20 May 2014
A young engineer from Stevenage is calling on other female engineers to apply for the Institution of Engineering and Technology’s (IET) Young Woman Engineer of the Year awards, where she was a finalist last year at a prestigious national award ceremony in London, chaired by TV presenter Dr Alice Roberts.
Abbie Hutty, a spacecraft structures engineer at Airbus is now calling on other inspirational female engineers to apply for the 2014 awards and become a much-needed role model for young girls considering a career in engineering.
Abbie said: “Being a finalist in the Young Woman Engineer of the Year Awards has led to all kinds of opportunities for me to promote engineering, in particular to girls, from school and university visits to appearing in the media. I would definitely encourage other young female engineers to enter and join the campaign to help inspire a future generation of female engineers.”
Women currently represent only 7% of the engineering workforce in the UK, the lowest percentage in Europe. If this trend continues, the UK will be in a significantly weakened position to find the 87,000 new engineers it is estimated the country will need each year over the next decade (according to Engineering UK 2014, the state of engineering report).
The lack of female engineering and technician role models has been identified by Government, educators, employers, parents and young girls themselves as one of the main barriers to girls opting to study STEM (Science, Technology, Engineering and Mathematics) subjects and pursue a career in engineering.
The IET is calling on successful female engineers aged under 30, from any engineering discipline, to enter the Awards and demonstrate to young girls that engineering is a diverse and exciting industry offering creative and challenging careers.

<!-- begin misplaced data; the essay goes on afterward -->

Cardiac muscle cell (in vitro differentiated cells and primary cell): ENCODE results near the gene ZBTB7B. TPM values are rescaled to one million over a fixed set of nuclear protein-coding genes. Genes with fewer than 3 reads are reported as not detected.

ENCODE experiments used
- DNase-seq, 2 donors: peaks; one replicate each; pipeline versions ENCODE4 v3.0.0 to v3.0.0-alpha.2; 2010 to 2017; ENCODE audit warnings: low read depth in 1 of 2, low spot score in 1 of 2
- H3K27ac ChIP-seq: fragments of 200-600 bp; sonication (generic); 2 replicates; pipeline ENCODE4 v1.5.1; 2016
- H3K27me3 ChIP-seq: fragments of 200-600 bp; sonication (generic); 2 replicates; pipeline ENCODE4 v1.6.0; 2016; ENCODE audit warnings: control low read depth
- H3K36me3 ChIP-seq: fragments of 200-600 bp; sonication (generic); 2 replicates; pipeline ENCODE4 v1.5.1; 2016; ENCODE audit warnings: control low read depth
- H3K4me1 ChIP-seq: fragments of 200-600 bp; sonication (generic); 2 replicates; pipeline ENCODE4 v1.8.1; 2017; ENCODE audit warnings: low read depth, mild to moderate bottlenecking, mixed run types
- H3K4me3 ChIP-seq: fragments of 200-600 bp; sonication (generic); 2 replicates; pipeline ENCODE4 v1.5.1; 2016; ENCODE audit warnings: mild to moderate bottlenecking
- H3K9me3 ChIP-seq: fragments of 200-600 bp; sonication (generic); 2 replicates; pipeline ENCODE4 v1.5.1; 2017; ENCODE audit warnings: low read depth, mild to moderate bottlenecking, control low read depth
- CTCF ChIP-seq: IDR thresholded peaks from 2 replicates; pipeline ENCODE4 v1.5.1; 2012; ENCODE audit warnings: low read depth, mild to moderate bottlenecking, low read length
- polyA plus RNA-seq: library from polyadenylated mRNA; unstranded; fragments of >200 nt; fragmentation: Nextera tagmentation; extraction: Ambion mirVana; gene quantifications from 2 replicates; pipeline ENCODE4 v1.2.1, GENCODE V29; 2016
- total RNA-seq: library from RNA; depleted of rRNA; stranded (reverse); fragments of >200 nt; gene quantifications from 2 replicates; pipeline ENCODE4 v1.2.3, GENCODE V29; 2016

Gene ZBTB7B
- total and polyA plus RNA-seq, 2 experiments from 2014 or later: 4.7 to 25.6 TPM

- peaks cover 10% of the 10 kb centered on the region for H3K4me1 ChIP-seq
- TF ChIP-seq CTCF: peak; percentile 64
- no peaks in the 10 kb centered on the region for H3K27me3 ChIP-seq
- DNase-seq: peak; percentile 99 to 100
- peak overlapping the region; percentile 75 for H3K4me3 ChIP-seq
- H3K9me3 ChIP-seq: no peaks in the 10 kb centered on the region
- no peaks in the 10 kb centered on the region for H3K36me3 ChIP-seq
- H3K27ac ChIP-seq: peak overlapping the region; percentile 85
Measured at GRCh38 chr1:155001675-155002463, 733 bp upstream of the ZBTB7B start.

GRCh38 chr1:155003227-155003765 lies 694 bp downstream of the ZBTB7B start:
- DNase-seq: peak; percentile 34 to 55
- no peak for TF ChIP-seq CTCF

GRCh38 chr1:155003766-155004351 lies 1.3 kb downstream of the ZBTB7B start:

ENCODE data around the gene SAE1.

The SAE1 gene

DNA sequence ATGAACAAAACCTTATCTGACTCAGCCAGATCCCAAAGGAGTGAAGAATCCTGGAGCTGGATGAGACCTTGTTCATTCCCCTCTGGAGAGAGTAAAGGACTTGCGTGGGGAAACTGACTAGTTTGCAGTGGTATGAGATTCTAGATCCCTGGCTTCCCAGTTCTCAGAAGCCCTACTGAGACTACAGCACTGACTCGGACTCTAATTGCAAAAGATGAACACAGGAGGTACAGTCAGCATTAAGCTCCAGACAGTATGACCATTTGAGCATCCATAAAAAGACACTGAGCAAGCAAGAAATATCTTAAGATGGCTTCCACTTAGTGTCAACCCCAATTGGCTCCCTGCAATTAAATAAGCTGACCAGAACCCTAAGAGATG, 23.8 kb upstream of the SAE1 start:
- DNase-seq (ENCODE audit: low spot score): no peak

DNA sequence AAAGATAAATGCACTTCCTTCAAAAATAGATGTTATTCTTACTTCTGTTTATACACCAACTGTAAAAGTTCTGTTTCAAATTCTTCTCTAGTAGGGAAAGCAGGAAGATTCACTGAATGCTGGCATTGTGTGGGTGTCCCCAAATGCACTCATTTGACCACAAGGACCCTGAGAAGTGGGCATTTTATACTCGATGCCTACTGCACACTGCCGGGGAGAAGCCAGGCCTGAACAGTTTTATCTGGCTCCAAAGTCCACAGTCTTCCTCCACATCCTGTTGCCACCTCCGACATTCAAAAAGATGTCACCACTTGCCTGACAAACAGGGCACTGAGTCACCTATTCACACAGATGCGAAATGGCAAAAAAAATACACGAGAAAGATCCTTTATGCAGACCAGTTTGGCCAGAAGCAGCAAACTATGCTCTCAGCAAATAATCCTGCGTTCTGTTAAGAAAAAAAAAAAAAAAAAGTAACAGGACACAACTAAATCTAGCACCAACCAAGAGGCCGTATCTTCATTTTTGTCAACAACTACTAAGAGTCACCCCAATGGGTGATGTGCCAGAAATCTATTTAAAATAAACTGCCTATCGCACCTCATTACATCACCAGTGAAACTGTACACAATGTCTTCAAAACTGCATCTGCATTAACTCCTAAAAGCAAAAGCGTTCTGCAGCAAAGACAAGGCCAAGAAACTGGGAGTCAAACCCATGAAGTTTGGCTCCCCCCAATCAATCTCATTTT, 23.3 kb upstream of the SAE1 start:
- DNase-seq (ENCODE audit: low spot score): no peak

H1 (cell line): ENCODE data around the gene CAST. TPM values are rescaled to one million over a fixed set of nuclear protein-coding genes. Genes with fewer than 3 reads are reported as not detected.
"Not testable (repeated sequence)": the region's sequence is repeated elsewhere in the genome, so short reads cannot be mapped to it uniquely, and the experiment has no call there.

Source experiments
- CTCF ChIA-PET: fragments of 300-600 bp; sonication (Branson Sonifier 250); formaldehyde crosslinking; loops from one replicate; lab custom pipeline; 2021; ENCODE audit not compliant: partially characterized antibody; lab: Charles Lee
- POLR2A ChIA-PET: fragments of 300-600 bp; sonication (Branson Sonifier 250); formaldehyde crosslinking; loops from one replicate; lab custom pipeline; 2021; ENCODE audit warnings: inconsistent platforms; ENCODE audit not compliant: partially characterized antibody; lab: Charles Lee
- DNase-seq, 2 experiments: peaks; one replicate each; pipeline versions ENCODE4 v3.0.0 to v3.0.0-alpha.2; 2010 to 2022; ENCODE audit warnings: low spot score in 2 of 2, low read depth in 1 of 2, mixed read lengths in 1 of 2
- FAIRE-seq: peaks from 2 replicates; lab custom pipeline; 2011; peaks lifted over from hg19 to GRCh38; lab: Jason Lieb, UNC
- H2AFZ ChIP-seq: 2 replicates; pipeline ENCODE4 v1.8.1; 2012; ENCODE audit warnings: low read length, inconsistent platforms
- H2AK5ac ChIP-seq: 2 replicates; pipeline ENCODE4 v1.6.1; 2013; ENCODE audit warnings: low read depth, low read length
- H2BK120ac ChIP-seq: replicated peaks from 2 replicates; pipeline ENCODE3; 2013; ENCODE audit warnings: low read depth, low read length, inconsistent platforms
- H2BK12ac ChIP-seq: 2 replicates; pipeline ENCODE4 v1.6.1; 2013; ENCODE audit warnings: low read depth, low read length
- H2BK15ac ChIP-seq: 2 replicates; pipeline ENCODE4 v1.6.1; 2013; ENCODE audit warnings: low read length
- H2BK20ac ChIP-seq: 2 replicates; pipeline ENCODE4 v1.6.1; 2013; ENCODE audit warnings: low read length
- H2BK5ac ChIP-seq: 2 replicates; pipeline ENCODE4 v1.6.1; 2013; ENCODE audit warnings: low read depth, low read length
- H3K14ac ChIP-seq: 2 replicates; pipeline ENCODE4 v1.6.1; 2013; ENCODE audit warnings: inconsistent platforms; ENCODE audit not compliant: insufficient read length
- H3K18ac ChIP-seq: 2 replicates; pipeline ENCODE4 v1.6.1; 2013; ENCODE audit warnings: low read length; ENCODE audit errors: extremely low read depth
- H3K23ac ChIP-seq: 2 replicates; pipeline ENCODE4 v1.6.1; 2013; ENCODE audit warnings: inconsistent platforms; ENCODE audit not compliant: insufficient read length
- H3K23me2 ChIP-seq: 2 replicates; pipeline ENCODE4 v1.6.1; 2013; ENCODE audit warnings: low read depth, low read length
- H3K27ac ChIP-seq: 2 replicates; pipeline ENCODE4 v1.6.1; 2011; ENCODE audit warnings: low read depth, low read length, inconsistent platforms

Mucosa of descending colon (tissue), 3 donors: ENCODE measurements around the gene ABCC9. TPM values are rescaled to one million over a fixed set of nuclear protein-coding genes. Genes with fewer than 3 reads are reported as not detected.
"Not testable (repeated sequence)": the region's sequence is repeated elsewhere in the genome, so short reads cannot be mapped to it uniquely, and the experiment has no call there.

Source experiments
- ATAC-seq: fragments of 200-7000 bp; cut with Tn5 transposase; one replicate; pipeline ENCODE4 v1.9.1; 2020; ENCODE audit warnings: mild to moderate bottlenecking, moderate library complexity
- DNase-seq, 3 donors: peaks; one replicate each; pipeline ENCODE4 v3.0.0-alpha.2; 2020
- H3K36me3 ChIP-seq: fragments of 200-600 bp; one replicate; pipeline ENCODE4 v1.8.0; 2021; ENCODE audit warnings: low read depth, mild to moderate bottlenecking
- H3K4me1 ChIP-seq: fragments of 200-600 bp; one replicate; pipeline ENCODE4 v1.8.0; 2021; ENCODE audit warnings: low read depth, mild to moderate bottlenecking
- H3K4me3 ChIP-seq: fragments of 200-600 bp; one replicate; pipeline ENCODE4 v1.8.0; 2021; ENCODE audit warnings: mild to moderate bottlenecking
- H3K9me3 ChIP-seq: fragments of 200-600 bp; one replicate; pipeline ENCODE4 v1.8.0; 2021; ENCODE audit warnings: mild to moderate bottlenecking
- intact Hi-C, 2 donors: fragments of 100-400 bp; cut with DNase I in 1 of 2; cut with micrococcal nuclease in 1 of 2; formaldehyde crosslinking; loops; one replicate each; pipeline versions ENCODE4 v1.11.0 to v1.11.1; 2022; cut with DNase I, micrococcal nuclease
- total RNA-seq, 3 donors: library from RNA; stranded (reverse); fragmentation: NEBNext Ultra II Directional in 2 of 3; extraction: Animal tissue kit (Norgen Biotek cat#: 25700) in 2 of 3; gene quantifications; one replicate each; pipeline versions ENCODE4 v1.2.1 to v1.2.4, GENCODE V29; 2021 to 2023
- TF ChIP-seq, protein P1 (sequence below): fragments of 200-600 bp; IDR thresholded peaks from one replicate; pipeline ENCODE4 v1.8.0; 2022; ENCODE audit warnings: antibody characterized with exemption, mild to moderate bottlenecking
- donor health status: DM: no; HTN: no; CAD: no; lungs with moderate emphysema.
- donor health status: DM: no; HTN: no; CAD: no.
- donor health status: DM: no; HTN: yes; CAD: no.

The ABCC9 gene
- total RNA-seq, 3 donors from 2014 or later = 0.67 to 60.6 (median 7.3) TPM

IET Chief Executive, Nigel Fine, said: “We’ve been running our Young Woman Engineer of the Year Awards for 38 years and have produced a number of fantastic female ambassadors for engineering as a result. 2014 has seen growing momentum from Government, industry and educators to encourage more girls to study STEM subjects, so it seems timely and appropriate to make finding inspirational female role models who can support these efforts the key focus of our very successful Awards.”
The launch of the Young Woman Engineer of the Year Awards coincided with a Women into Technology and Engineering Call to Action from the Department of Business, Innovation and Skills, in which the IET joined government departments, private companies and educational institutions to pledge to support a change in how women and girls are encouraged to consider technology and engineering careers and the subject choices or vocational pathways that lead to them.
The deadline for entry to the 2014 Young Woman Engineer of the Year Awards is 31st July 2014. Full details of the Awards are available on the website: www.theiet.org/ywe.